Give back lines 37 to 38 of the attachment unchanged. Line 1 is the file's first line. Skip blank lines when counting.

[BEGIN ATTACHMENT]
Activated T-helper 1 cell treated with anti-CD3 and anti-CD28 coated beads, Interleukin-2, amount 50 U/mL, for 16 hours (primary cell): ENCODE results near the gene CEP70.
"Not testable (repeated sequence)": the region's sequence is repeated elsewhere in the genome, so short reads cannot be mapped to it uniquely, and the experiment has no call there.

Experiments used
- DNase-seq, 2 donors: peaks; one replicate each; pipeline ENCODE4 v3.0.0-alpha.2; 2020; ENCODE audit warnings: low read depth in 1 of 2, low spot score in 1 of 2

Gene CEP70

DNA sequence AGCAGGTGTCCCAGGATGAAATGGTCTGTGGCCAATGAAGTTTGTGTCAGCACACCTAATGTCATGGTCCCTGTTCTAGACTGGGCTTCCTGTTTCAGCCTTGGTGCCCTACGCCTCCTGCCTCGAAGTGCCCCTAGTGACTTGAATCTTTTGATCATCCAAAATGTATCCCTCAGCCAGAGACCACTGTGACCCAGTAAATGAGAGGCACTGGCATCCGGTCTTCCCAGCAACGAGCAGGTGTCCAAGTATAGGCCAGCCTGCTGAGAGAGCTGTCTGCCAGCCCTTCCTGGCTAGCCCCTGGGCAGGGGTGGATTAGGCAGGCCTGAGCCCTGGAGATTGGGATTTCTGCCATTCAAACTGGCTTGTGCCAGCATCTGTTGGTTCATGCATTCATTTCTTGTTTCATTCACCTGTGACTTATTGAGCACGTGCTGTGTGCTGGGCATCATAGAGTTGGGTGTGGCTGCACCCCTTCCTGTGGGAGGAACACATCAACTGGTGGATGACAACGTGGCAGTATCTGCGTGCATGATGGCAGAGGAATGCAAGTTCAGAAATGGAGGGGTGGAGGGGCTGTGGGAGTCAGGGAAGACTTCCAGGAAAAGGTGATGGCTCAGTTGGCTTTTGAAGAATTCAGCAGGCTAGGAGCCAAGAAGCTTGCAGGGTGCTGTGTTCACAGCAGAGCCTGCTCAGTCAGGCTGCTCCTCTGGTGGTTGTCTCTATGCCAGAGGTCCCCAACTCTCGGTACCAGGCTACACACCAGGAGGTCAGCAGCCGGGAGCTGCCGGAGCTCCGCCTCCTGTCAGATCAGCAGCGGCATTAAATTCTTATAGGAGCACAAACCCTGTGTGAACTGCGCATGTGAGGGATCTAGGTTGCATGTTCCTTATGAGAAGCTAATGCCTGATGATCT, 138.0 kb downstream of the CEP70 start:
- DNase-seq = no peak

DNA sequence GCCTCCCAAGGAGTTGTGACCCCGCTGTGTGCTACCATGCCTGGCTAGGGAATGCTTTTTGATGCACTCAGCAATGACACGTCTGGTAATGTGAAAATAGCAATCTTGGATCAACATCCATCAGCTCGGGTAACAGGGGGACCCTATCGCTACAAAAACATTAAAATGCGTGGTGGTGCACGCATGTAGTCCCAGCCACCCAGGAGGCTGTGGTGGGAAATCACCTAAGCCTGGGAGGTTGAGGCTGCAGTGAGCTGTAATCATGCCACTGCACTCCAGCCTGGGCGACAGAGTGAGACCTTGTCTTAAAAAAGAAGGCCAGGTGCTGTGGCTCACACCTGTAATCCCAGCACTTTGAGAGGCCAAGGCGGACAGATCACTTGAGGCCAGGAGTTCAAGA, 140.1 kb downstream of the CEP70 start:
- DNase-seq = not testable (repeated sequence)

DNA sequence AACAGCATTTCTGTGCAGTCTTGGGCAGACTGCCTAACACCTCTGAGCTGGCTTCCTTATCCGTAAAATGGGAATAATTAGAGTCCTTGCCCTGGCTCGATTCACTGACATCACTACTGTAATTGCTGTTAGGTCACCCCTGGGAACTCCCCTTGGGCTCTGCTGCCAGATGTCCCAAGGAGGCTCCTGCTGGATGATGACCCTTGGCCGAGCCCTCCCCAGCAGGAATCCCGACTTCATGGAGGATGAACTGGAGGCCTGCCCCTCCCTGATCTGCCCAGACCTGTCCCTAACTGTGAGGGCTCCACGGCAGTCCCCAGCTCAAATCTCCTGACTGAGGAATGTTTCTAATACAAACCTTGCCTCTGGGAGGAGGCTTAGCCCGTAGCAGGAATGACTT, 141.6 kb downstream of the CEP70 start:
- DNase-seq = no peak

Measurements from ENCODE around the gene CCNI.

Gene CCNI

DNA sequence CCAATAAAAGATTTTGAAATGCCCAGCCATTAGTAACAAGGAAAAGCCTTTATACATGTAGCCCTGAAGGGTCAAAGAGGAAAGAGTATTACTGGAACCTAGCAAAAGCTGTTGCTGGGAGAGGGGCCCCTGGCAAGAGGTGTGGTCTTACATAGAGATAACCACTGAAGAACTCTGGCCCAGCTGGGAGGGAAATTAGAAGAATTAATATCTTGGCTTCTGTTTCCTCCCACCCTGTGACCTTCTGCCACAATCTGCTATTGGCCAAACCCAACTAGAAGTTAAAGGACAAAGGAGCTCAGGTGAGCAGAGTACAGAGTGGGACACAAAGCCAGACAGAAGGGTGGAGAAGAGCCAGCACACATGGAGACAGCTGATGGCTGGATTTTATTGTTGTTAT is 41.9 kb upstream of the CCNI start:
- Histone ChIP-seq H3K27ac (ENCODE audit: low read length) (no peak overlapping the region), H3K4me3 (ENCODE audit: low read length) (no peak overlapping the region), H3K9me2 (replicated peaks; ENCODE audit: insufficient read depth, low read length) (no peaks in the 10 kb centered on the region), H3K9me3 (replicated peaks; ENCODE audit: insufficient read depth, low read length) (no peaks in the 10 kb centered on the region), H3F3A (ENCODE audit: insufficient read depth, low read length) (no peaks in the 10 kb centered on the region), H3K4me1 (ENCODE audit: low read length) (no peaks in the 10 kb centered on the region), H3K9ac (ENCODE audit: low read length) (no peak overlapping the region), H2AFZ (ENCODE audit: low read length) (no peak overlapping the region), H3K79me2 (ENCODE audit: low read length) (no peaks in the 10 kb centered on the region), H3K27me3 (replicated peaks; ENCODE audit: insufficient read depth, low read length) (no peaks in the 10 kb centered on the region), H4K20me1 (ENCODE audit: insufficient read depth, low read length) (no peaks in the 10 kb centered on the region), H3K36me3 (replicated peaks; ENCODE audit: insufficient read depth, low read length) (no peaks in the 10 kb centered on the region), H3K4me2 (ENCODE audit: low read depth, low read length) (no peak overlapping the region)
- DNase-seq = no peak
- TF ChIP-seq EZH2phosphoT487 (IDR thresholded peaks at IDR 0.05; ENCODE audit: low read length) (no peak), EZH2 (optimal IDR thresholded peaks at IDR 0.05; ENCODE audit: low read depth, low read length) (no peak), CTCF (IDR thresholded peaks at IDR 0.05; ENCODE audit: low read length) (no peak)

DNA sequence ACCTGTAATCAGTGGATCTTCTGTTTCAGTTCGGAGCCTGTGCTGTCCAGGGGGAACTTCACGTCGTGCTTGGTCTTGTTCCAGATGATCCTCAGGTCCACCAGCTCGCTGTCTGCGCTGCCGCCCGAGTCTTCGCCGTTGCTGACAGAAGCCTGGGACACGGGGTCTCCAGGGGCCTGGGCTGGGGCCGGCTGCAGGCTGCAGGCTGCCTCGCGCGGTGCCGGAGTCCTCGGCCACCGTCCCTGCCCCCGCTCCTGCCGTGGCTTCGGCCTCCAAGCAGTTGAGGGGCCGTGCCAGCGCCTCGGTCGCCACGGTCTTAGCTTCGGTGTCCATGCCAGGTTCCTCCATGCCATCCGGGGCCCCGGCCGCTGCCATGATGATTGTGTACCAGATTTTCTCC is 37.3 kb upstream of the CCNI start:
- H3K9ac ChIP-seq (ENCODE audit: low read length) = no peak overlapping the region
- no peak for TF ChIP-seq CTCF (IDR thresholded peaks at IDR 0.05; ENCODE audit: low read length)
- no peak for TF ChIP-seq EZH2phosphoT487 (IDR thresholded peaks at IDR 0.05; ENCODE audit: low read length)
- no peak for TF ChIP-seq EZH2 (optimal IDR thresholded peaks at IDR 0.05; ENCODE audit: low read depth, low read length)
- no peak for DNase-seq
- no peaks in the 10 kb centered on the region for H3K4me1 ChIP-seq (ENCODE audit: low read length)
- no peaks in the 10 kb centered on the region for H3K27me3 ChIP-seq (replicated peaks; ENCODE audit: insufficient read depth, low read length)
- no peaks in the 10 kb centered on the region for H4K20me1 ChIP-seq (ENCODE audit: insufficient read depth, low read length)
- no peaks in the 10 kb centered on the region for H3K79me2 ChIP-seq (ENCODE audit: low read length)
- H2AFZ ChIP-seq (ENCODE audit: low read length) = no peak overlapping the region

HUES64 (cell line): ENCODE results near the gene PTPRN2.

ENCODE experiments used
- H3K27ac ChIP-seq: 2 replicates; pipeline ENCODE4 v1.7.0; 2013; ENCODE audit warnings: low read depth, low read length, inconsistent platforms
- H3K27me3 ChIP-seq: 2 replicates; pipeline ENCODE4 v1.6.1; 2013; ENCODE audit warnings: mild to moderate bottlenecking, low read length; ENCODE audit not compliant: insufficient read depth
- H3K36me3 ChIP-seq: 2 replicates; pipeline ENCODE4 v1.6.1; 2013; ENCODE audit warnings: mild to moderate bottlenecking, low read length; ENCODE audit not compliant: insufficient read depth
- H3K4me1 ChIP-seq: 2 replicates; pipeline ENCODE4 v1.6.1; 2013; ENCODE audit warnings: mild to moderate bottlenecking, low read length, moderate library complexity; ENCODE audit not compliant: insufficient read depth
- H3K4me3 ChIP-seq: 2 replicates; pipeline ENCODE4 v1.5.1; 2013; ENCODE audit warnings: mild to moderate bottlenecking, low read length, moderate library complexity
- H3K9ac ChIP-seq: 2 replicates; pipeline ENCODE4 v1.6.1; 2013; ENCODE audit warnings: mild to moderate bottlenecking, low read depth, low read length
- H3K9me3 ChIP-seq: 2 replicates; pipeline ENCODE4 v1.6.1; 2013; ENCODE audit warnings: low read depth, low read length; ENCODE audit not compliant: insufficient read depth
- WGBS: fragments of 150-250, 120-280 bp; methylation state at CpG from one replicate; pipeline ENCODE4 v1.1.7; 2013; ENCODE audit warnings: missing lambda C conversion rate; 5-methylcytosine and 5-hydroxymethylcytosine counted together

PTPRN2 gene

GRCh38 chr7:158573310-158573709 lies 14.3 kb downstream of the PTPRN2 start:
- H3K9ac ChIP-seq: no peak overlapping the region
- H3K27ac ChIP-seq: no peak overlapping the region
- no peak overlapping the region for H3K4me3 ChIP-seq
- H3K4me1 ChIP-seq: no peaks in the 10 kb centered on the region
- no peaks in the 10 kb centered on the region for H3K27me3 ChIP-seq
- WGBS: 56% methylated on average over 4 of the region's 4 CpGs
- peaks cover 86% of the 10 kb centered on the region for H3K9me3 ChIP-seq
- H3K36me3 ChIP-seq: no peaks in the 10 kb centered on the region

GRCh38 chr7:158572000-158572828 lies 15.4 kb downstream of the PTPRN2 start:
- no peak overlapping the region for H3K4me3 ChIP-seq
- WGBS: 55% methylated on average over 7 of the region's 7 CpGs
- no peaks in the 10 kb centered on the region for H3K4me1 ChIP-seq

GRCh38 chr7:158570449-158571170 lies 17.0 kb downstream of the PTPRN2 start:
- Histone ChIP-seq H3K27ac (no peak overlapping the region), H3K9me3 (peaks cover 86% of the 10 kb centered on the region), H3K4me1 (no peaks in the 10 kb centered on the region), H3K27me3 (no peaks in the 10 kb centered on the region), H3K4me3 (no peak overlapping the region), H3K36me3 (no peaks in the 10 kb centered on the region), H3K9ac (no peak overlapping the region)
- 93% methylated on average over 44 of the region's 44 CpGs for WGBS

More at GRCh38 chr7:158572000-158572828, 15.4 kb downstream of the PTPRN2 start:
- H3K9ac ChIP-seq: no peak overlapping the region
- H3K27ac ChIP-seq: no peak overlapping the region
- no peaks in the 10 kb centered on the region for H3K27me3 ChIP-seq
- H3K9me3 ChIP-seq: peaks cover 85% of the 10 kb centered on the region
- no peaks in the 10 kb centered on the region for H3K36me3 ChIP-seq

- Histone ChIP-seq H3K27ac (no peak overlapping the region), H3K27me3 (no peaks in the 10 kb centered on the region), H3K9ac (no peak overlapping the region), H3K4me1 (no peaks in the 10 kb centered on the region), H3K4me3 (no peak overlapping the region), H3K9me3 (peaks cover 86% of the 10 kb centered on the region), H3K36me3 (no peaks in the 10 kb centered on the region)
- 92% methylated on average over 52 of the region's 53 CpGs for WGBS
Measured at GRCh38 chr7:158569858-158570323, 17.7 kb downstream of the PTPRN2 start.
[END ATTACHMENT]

- H3K9me3 ChIP-seq: 2 replicates; pipeline ENCODE4 v1.6.1; 2013; ENCODE audit warnings: low read depth, low read length; ENCODE audit not compliant: insufficient read depth
- WGBS: fragments of 150-250, 120-280 bp; methylation state at CpG from one replicate; pipeline ENCODE4 v1.1.7; 2013; ENCODE audit warnings: missing lambda C conversion rate; 5-methylcytosine and 5-hydroxymethylcytosine counted together